Wednesday, 12 October 2016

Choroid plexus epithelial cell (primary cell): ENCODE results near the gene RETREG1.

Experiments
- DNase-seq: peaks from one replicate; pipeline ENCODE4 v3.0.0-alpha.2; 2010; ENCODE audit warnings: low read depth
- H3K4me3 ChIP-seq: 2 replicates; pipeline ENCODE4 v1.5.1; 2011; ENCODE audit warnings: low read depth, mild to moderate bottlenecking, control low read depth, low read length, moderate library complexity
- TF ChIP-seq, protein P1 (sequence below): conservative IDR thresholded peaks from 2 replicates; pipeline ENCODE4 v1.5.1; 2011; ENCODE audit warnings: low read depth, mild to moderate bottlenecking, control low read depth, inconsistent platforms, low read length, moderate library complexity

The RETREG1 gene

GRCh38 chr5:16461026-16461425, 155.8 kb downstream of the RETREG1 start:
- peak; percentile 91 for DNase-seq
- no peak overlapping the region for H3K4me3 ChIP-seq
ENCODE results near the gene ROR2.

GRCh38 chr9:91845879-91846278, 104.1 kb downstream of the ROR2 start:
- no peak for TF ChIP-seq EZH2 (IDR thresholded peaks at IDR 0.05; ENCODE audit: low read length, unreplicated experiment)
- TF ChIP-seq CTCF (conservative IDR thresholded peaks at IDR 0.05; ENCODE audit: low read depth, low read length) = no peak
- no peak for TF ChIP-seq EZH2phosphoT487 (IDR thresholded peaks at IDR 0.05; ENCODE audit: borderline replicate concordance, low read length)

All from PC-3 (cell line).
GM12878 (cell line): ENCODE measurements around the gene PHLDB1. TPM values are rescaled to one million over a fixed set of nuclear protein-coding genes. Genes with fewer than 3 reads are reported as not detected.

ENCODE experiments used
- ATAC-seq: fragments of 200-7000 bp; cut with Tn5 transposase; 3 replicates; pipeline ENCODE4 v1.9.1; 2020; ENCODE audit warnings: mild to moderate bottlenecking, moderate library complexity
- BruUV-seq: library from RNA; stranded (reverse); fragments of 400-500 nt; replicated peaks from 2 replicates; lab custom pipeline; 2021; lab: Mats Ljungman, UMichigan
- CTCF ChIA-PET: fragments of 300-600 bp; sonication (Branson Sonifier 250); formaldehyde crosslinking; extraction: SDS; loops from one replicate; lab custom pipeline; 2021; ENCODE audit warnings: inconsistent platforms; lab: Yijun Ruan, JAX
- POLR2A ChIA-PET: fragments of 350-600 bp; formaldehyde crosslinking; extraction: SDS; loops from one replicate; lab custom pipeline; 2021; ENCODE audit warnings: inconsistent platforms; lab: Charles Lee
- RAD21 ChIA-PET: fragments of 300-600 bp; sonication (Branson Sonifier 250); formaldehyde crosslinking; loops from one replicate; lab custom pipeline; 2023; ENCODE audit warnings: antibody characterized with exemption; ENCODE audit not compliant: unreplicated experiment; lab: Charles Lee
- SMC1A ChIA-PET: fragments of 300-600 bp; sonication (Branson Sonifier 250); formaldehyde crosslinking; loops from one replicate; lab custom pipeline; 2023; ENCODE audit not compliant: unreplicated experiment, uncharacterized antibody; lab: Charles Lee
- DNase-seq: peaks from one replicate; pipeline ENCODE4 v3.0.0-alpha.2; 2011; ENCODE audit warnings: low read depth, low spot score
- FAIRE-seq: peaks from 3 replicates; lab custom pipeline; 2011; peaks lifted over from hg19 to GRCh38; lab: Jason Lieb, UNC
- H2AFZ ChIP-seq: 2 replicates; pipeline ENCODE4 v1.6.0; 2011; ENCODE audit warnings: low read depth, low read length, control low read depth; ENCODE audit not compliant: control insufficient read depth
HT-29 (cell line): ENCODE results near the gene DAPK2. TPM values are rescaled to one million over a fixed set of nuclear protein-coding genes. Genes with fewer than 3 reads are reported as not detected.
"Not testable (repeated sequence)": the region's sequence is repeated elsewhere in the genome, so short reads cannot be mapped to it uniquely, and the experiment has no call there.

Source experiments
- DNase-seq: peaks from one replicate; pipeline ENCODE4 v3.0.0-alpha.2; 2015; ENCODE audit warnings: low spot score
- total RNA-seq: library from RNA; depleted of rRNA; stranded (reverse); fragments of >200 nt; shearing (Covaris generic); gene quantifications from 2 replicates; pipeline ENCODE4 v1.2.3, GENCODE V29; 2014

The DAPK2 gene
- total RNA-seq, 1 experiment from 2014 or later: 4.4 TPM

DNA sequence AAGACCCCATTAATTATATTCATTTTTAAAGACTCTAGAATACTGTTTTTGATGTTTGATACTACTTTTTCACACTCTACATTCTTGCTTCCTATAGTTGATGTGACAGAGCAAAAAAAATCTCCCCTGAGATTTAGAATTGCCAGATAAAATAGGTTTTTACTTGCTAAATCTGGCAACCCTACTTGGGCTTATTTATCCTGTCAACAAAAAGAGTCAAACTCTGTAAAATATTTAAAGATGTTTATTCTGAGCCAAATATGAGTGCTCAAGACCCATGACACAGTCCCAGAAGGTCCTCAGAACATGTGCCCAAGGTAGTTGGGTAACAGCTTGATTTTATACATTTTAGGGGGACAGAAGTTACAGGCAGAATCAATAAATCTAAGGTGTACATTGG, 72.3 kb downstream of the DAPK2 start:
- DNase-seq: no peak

A protracted tease that's all in the characters' imaginations, not our own, though Marco Berger and Martin Farina don't let us get away with our salacity - Taekwondo is pure smut, but it has a plot and it has a purpose, and our arousal is our responsibility. The scenario is that of many hundreds of gay porn productions, the objects, actions and situations are designed for maximum erotic potential, but Berger and Farina's greatest achievement is that they both form their film from these overtly sexual details and formulate further sexual potency from their film. Their compositions are unabashedly suggestive, even downright explicit; Taekwondo is literally the cockiest film of the year, but then it's arguably also the ballsiest, and the taintiest... The eroticism that spurts forth from the film is used to more intellectual ends alongside its more sensual objectives, as a subtle, sensitive critique on the damage that cultural standards of masculinity have upon men, both hetero- and homosexual (or bisexual). It's a silly scene every time one of Taekwondo's brashly macho hunks feels the urge not only to suppress their aggression no longer but to actively release it, and a sad scene every time German, our watchful gay protagonist, played beautifully by Gabriel Epstein, or one of his fellow vacationers exposes their incapacity to keep up with these standards. It's a tender, ironic film, seductive and intimate in its lush close-ups, never unduly exploitative of its innate conceptual sexuality, though generous in what exploitation in which it does engage. Eye candy and intelligence attractively furnish this perceptive examination of the specificity yet the universality of the gay experience, its pain and its pleasures alike.